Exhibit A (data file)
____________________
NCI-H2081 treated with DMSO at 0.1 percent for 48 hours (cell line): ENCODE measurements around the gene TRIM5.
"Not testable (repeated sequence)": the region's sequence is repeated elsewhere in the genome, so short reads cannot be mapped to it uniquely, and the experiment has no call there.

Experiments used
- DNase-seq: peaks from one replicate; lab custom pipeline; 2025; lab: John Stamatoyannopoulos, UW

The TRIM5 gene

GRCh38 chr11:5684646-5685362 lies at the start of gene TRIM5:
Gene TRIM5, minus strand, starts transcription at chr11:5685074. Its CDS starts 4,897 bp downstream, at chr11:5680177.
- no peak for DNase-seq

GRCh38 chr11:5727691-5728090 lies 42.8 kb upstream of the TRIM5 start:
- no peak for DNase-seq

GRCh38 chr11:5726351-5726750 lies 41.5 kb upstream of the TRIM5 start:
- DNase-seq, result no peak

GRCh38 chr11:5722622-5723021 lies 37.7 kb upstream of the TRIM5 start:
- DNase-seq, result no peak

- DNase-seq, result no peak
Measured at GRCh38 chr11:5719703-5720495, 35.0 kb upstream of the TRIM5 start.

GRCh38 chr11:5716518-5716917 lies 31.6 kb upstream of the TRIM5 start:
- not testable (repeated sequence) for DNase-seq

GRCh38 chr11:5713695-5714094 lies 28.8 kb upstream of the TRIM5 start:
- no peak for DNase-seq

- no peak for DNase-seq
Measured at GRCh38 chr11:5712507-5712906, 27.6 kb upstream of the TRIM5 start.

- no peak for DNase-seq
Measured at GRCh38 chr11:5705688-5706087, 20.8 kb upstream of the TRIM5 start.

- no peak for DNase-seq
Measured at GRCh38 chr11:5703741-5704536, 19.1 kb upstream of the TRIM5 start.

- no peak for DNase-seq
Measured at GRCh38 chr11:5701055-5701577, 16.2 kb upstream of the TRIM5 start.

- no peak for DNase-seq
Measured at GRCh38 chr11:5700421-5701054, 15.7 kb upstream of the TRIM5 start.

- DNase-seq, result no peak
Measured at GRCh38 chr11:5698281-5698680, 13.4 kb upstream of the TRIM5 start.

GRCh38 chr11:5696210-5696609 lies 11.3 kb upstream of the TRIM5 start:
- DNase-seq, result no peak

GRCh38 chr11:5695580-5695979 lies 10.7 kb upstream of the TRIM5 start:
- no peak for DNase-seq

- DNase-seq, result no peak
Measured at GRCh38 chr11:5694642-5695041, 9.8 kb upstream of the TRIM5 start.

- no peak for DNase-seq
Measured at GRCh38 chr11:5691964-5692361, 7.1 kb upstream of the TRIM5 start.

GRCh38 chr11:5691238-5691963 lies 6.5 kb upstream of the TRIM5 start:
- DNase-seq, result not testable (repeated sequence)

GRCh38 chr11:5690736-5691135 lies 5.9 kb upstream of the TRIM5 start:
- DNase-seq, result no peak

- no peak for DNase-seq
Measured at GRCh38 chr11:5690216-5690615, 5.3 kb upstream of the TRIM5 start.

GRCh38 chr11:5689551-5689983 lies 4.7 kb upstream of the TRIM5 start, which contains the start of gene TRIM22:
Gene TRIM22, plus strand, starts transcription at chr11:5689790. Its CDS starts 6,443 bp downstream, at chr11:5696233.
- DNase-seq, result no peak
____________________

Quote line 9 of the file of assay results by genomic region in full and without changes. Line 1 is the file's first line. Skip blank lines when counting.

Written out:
GRCh38 chr11:5727691-5728090 lies 42.8 kb upstream of the TRIM5 start: